The success of machine learning has been demonstrated time and time again in classification, generative modelling, and reinforcement learning. This revolution in machine learning has largely been in domains with at least one of two key properties: (1) the input space is continuous, and thus classifiers and generative models are able to smoothly model unseen data that is ‘similar’ to the training distribution, or (2) it is trivial to generate data, such as in controlled reinforcement learning settings such as Atari or Go games, where agents can re-play the game millions of times.
Unfortunately there are many important learning problems in chemistry, physics, materials science, and biology that do not share these attractive properties, problems where the input is molecular or material data.
Accurate prediction of atomistic properties is a crucial ingredient toward rational compound design in chemical and pharmaceutical industries. Many discoveries in chemistry can be guided by screening large databases of computational molecular structures and properties, but high level quantum-chemical calculations can take up to several days per molecule or material at the required accuracy, placing the ultimate achievement of in silico design out of reach for the foreseeable future. In large part the current state of the art for such problems is the expertise of individual researchers or at best highly-specific rule-based heuristic systems. Efficient methods in machine learning, applied to the prediction of atomistic properties as well as compound design and crystal structure prediction, can therefore have pivotal impact in enabling chemical discovery and foster fundamental insights.
Because of this, in the past few years there has been a flurry of recent work towards designing machine learning techniques for molecule and material data [1-38]. These works have drawn inspiration from and made significant contributions to areas of machine learning as diverse as learning on graphs to models in natural language processing. Recent advances enabled the acceleration of molecular dynamics simulations, contributed to a better understanding of interactions within quantum many-body system and increased the efficiency of density based quantum mechanical modeling methods. This young field offers unique opportunities for machine learning researchers and practitioners, as it presents a wide spectrum of challenges and open questions, including but not limited to representations of physical systems, physically constrained models, manifold learning, interpretability, model bias, and causality.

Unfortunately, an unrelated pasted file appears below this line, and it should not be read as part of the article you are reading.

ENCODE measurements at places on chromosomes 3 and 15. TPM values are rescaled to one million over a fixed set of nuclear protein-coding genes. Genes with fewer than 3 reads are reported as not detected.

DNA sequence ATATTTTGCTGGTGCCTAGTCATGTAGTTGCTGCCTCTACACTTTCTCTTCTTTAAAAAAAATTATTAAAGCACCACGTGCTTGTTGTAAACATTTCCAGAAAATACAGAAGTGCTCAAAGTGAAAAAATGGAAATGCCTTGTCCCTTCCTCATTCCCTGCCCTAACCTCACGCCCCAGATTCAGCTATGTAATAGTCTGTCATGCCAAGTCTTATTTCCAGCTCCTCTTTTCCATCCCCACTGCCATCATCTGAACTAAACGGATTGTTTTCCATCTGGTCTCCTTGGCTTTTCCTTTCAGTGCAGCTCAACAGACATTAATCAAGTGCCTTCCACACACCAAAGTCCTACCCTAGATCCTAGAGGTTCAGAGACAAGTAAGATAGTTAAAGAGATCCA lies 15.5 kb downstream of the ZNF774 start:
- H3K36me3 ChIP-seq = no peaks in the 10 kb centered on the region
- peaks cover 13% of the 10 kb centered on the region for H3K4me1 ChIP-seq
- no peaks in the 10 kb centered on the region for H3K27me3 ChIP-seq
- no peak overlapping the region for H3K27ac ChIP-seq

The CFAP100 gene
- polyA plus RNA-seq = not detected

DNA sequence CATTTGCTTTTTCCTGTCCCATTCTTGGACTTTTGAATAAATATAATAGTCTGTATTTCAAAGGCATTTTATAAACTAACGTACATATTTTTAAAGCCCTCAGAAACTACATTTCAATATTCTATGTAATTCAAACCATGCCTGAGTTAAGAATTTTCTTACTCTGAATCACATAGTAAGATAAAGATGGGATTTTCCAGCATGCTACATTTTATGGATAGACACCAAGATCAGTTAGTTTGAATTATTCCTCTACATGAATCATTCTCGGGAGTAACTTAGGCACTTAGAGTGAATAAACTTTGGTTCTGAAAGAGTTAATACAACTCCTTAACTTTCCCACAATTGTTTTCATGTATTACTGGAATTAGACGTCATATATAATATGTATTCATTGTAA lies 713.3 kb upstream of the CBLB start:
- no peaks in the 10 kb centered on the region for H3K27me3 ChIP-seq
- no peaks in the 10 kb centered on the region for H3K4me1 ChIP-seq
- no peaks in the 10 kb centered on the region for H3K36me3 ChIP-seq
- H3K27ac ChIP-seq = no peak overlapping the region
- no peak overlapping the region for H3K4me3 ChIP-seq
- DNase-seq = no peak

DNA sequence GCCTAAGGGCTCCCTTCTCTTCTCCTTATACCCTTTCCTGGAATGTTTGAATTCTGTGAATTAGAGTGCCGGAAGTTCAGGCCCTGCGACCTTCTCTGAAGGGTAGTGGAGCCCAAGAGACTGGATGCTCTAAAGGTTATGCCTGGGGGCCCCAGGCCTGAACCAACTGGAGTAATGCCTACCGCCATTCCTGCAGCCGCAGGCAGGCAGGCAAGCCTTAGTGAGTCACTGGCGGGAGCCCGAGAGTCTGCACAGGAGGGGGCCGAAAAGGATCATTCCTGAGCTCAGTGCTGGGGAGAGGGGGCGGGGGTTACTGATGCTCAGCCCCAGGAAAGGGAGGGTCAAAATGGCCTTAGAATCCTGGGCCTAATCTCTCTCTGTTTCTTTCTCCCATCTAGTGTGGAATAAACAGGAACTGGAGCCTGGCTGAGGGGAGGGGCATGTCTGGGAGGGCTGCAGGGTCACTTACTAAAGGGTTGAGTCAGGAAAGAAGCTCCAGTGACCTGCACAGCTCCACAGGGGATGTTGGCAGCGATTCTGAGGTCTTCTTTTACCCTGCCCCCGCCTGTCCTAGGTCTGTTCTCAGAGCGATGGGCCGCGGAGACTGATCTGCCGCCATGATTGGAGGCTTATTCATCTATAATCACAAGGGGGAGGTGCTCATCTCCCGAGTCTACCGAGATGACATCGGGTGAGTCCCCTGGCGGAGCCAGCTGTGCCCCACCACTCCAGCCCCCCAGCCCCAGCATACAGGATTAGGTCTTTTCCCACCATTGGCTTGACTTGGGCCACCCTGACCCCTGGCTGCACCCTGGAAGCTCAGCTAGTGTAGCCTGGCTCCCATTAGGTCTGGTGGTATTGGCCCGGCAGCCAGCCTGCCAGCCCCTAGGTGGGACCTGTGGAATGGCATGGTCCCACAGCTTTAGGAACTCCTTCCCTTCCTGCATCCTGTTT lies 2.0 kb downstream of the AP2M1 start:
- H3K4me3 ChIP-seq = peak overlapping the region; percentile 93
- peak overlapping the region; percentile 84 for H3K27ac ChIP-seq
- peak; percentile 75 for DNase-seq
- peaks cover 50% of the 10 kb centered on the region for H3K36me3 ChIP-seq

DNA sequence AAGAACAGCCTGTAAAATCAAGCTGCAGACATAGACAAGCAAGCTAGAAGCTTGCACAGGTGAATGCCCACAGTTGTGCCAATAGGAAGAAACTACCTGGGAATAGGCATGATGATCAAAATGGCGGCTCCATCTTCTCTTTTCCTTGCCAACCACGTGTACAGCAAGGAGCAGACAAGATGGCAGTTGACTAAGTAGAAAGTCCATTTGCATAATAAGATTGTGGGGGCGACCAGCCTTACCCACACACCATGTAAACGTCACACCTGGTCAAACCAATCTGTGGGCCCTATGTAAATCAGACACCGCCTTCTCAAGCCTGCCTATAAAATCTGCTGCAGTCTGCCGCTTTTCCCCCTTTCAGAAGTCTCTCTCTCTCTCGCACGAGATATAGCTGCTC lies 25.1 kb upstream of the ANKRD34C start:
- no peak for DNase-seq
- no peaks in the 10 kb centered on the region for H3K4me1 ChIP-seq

The goal of this workshop is to bring together researchers and industrial practitioners in the fields of computer science, chemistry, physics, materials science, and biology all working to innovate and apply machine learning to tackle the challenges involving molecules and materials. In a highly interactive format, we will outline the current frontiers and present emerging research directions. We aim to use this workshop as an opportunity to establish a common language between all communities, to actively discuss new research problems, and also to collect datasets by which novel machine learning models can be benchmarked. The program is a collection of invited talks, alongside contributed posters. A panel discussion will provide different perspectives and experiences of influential researchers from both fields and also engage open participant conversation. An expected outcome of this workshop is the interdisciplinary exchange of ideas and initiation of collaboration.
Call for papers:
The 1 day NIPS 2018 Workshop on Machine Learning for Molecules and Materials is calling for contributions on theoretical models, empirical studies, and applications of machine learning for molecules and materials. We also welcome challenge papers on possible applications or datasets. Topics of interest (though not exhaustive) include: chemoinformatics, applications of deep learning to predict molecular properties, drug-discovery and material design, retrosynthesis and synthetic route prediction, modeling and prediction of chemical reaction data, and the analysis of molecular dynamics simulations. We invite submissions that either address new problems and insights for chemistry and quantum physics or present progress on established problems. The workshop includes a poster session, giving the opportunity to present novel ideas and ongoing projects. Submissions should be no longer than 10 pages in any format. Please email all submissions to: firstname.lastname@example.org
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